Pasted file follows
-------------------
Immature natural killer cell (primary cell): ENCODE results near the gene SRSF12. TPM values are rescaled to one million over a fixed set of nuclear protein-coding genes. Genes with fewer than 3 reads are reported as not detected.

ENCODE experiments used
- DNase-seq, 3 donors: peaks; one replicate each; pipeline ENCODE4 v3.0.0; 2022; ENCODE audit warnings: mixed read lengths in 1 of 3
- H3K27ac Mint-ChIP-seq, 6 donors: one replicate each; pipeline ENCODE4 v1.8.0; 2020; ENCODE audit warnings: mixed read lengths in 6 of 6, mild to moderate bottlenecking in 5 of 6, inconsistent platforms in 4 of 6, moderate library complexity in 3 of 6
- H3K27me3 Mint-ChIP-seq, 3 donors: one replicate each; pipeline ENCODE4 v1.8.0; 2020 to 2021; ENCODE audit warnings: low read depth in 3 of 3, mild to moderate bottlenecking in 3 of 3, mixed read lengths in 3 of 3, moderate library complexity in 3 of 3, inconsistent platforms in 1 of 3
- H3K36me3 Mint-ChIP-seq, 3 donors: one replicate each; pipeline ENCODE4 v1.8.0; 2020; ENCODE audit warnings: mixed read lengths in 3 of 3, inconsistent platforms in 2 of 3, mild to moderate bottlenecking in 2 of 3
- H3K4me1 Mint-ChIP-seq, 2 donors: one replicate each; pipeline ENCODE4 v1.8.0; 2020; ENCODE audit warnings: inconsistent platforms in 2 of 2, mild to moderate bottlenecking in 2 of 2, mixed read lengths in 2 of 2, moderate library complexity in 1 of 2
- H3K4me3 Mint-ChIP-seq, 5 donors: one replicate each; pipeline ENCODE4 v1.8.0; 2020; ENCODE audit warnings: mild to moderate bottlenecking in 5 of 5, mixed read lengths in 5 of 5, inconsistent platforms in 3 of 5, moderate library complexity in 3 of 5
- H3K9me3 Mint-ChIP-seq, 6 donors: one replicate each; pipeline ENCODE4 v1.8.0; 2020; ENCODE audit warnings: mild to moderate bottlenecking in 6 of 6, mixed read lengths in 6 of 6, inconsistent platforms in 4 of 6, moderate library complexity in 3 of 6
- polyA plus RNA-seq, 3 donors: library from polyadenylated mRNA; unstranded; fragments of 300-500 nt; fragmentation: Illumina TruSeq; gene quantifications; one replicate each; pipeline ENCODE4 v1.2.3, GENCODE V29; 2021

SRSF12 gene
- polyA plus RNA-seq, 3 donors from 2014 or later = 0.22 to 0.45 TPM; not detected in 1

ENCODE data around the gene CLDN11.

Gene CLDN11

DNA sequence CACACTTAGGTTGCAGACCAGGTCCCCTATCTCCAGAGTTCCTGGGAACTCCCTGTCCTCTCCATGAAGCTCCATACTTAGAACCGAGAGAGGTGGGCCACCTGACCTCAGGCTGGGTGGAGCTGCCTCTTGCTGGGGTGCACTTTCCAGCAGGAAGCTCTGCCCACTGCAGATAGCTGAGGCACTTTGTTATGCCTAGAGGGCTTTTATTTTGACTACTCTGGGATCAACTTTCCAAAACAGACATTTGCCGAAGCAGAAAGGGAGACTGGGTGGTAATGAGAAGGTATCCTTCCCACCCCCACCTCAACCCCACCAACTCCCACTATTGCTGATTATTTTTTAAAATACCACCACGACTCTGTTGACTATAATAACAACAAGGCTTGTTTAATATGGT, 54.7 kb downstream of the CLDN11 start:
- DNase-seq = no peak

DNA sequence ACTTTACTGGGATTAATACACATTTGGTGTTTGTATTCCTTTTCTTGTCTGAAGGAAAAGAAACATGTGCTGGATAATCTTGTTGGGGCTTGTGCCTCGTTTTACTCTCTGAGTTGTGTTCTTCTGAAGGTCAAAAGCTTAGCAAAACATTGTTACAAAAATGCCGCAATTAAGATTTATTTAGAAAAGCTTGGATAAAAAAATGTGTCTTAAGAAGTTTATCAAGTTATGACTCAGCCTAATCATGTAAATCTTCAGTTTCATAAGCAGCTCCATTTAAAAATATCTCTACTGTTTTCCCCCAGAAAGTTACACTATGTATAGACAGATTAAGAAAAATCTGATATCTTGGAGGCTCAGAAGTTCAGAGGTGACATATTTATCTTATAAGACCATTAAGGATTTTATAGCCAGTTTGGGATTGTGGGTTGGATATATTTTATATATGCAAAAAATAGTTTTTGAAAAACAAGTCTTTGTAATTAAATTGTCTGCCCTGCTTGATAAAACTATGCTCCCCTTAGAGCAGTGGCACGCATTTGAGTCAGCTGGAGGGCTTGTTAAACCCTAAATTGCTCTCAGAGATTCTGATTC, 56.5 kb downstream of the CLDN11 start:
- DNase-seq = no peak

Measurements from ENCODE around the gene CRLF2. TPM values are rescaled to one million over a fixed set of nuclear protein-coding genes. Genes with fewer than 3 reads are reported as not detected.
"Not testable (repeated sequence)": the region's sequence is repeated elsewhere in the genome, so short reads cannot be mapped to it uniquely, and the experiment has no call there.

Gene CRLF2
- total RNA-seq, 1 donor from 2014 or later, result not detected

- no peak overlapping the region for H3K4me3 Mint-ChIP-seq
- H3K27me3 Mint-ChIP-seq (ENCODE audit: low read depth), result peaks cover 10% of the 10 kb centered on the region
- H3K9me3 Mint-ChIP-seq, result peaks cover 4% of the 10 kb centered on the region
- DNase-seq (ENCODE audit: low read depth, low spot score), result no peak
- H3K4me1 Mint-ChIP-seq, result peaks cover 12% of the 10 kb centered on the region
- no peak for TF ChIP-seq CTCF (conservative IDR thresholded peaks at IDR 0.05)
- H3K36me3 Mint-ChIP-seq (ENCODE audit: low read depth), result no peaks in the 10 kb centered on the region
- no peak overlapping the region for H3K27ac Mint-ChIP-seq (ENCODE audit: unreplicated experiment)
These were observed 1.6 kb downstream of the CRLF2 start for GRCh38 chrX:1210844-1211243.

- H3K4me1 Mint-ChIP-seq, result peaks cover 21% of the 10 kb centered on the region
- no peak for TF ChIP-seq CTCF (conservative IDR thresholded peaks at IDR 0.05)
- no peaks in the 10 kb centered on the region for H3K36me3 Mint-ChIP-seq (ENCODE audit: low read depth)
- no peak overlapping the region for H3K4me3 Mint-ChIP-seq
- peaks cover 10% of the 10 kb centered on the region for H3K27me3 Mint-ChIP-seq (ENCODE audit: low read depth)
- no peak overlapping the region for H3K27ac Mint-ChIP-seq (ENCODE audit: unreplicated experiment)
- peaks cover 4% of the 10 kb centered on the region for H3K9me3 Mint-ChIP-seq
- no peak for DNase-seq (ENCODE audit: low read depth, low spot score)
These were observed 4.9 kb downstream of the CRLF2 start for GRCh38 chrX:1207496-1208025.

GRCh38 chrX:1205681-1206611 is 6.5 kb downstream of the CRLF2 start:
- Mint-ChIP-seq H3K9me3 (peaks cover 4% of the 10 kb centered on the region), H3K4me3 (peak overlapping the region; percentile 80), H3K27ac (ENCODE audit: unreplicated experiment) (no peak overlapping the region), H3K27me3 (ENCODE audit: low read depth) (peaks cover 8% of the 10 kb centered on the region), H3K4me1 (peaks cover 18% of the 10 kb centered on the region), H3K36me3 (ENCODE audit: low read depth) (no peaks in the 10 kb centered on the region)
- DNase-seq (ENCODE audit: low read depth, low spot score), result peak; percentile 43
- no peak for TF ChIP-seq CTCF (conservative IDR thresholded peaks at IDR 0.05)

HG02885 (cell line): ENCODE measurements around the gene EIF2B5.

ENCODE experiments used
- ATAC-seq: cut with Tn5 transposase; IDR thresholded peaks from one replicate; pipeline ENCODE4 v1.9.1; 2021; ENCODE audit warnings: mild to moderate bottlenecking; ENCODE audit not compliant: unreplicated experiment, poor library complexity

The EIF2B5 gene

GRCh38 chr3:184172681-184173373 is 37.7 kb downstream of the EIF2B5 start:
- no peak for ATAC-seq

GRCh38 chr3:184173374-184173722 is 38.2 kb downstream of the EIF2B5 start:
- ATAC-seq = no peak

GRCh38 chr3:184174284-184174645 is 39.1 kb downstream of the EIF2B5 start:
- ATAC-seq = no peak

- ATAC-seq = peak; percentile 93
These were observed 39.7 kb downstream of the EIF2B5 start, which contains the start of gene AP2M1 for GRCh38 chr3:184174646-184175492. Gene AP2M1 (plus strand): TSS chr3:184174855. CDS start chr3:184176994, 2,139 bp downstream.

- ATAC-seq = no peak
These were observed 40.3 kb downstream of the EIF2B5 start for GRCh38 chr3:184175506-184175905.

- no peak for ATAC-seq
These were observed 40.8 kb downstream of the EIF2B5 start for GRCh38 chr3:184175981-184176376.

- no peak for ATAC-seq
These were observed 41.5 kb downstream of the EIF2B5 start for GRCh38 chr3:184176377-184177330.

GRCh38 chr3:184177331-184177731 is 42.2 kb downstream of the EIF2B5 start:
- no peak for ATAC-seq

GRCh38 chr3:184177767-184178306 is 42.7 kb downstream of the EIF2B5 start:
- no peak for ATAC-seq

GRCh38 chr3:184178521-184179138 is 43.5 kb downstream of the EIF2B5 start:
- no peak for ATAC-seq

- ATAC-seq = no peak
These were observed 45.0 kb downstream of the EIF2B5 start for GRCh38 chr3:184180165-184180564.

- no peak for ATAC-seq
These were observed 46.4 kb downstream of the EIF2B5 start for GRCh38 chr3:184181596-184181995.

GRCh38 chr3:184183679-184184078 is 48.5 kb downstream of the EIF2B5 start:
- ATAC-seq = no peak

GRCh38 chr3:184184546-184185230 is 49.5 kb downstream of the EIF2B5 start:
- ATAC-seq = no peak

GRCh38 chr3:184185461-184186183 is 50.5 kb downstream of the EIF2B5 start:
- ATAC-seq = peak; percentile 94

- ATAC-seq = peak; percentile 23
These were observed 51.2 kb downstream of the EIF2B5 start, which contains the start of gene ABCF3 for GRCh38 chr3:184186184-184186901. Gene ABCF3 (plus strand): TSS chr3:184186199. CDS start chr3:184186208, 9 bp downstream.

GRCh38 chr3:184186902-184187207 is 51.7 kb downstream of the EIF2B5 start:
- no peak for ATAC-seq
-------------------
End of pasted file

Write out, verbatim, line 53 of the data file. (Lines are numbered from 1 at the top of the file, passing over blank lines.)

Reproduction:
GRCh38 chr3:184174284-184174645 is 39.1 kb downstream of the EIF2B5 start: